Strange Case of Dr. Jekyll and Mr. Hyde
by Robert Louis Stevenson
Strange Case of Dr. Jekyll and Mr. Hyde Good vs. Evil Quotes
How we cite our quotes: Citations follow this format: (Chapter.Paragraph)
I do not suppose that, when a drunkard reasons with himself upon his vice, he is once out of five hundred times affected by the dangers that he runs through his brutish, physical insensibility; neither had I, long as I had considered my position, made enough allowance for the complete moral insensibility and insensate readiness to evil, which were the leading characters of Edward Hyde. Yet it was by these that I was punished. (10.17)
Even Dr. Jekyll does not understand the depths of depravity of which Edward Hyde is capable.
The next day, came the news that the murder had been overlooked, that the guilt of Hyde was patent to the world, and that the victim was a man high in public estimation. It was not only a crime, it had been a tragic folly. I think I was glad to know it; I think I was glad to have my better impulses thus buttressed and guarded by the terrors of the scaffold. Jekyll was now my city of refuge; let but Hyde peep out an instant, and the hands of all men would be raised to take and slay him. (10.20)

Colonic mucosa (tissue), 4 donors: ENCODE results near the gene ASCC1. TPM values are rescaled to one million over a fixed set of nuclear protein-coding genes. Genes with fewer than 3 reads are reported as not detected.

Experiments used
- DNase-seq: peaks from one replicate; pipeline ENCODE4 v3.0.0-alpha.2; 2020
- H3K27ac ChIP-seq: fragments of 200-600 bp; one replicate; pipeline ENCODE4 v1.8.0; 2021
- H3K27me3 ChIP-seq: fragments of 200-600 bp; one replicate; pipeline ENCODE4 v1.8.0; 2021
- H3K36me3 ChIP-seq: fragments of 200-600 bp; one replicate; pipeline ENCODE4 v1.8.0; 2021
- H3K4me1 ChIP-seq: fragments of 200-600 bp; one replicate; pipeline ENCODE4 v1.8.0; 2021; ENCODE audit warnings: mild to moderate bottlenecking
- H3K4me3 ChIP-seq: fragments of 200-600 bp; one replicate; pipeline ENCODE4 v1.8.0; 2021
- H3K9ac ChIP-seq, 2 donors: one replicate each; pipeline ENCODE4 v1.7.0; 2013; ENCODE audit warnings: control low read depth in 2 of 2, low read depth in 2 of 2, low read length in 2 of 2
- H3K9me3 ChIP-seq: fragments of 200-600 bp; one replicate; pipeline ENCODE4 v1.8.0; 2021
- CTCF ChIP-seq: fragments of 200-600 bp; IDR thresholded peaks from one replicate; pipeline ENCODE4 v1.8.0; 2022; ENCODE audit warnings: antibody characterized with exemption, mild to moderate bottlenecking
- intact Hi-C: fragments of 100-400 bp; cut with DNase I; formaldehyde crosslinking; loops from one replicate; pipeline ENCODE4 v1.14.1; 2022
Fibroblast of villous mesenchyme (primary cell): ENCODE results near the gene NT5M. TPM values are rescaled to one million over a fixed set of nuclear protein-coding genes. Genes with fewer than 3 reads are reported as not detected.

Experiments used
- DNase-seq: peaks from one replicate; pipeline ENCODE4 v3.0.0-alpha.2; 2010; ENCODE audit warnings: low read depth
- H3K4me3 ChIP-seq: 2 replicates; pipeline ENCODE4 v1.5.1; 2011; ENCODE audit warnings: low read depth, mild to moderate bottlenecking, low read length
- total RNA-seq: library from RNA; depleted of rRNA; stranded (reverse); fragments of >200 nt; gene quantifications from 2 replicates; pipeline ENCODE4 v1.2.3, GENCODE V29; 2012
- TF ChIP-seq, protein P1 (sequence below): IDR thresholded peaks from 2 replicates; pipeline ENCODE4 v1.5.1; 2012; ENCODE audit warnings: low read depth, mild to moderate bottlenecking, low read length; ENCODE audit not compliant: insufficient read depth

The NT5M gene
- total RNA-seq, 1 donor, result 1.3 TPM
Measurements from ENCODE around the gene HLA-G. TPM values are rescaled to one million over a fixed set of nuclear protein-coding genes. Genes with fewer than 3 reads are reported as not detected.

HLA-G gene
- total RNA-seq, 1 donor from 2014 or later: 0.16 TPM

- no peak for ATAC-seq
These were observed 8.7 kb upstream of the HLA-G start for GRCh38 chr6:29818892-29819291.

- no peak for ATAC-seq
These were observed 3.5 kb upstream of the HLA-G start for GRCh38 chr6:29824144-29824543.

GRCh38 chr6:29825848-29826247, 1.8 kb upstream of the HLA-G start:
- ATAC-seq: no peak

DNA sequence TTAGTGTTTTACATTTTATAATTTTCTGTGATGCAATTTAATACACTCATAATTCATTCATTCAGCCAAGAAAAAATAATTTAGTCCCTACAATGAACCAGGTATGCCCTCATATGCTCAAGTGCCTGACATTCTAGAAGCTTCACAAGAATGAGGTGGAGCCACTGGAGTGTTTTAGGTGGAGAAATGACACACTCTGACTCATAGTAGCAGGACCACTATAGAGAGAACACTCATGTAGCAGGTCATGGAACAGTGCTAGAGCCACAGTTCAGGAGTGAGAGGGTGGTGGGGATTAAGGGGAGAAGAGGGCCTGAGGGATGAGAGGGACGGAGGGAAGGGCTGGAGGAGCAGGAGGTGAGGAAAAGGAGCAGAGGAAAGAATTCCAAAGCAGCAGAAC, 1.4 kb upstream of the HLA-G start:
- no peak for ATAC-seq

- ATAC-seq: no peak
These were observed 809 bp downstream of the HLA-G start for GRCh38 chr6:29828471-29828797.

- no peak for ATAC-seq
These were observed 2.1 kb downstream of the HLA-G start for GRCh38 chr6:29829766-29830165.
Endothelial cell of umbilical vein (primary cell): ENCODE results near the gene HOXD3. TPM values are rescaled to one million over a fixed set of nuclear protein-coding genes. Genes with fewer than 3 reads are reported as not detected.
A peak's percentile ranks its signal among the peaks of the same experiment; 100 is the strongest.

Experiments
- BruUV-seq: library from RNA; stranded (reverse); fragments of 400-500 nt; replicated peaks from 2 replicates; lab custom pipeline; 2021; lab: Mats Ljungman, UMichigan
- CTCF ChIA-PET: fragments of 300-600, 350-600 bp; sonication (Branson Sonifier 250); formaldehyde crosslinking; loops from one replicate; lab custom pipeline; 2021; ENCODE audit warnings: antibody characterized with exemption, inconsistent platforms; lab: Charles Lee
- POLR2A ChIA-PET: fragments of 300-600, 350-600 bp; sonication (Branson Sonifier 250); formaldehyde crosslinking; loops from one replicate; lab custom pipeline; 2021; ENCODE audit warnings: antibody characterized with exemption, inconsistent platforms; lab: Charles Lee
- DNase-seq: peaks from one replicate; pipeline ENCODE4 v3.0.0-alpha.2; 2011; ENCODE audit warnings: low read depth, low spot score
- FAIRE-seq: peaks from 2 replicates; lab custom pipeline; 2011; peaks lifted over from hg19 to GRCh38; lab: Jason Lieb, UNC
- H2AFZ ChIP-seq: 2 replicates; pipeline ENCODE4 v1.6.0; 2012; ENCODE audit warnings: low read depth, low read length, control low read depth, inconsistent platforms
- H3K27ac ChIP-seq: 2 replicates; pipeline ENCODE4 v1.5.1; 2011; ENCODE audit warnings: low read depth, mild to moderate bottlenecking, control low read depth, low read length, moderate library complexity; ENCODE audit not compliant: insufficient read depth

The relationship between Jekyll as Good and Hyde as Evil grows more complicated, and Evil hides behind Good and obscures matters further.
I resolved in my future conduct to redeem the past; and I can say with honesty that my resolve was fruitful of some good. You know yourself how earnestly, in the last months of the last year, I laboured to relieve suffering; you know that much was done for others, and that the days passed quietly, almost happily for myself. (10.21)
Dr. Jekyll tries in vain to atone for evildoing.